In an attempt to decipher and ultimately understand what made the previous method so stable in practice
despite overwhelming odds of instability, we perform an in-depth review, qualitative and quantitative,
of the method. Crucially, we show that forcing the adversarially learned reward function to be local
Lipschitz-continuous is a sine qua non condition for the method to perform well. We then study the effects
of this necessary condition and provide several theoretical results involving the local Lipschitzness of
the state-value function. We complement these guarantees with empirical evidence attesting to the strong
positive effect that the consistent satisfaction of the Lipschitzness constraint on the reward has on imitation
performance. Finally, we tackle a generic pessimistic reward preconditioning add-on spawning a
large class of reward shaping methods, which makes the base method it is plugged into provably more robust,
as shown in several additional theoretical guarantees. We then discuss these through a fine-grained
lens and share our insights. Crucially, the derived guarantees are valid for any reward satisfying the
Lipschitzness condition, nothing is specific to imitation. As such, these may be of independent interest.
While imitation learning seems difficult to outperform once the agent has access to past experiences
from an expert behaving optimally, the performance of the mimicking agent quickly deteriorates as
the expert stray from optimality. Intuitively, it stands to reason that the agent should only imitate another
if the latter solves the task (near-) optimally. If not, then imitation is not a well suited approach.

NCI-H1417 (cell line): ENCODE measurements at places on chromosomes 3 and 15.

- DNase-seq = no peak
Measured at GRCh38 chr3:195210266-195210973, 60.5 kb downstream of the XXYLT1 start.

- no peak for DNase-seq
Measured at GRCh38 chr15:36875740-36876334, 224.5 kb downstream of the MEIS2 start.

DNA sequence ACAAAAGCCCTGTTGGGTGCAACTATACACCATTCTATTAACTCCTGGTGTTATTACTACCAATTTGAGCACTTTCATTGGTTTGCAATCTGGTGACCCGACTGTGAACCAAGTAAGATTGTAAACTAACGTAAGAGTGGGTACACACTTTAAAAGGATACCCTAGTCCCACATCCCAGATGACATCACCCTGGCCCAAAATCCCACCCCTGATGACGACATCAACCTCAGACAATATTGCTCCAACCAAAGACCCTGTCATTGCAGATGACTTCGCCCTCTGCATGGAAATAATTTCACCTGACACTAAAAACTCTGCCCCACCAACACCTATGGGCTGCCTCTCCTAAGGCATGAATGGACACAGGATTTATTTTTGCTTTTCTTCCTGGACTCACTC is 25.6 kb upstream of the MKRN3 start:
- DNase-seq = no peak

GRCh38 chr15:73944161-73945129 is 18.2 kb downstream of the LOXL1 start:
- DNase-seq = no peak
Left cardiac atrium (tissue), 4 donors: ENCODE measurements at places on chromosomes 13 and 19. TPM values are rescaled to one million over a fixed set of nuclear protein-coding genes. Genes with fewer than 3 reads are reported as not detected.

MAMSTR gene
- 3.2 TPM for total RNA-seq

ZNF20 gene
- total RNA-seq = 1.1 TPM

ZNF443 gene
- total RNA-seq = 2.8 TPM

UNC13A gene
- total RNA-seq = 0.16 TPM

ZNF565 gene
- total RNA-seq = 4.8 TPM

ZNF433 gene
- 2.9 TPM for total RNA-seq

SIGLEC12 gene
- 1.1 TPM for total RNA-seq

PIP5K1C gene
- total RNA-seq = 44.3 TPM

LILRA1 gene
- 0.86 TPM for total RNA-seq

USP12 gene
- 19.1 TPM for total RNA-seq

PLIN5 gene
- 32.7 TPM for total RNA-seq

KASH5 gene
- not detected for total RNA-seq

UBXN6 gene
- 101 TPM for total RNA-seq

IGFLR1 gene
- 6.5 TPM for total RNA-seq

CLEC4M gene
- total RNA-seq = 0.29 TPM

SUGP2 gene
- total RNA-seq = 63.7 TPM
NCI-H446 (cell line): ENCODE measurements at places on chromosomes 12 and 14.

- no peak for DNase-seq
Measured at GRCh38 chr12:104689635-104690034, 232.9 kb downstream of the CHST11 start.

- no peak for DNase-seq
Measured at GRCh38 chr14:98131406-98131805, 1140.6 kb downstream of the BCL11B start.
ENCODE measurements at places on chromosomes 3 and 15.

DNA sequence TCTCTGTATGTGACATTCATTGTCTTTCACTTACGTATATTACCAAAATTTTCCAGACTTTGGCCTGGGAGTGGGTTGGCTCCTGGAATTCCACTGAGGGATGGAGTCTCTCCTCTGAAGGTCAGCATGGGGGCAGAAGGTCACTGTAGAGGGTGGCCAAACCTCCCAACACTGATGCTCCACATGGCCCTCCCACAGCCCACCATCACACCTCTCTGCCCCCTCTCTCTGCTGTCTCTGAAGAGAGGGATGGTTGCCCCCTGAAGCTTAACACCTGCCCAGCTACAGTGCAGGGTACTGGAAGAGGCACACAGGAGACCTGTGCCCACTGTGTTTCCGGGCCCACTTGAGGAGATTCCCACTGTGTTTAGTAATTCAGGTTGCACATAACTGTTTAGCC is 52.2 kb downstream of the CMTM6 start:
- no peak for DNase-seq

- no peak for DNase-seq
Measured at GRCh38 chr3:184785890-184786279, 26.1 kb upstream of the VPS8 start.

Datasets of optimal interactive experiences are difficult to come by, and deterringly tedious to design
from scratch. Even then, these rarely perfectly align with the practitioner’s desiderata for the set task.
As a relaxation, interaction traces of sub-optimal behaviors for closely related (yet not exactly aligned)
tasks are far more readily available (e.g. due to continually recording sensors present in robots, cars). As
such, after studying how to only learn from an external source of putatively optimal data coming from
an expert policy, we then study how to only learn from an external source of putatively sub-optimal
data provided through a arbitrary dataset — this last one is the offline reinforcement learning setting.
While in the imitation learning setting we had no reward from the environment, we were still able to
interact with the environment. In the offline reinforcement learning setting, the situation is reversed.
The agent has access to logged interactive experiences from external sources, typically distinct agents.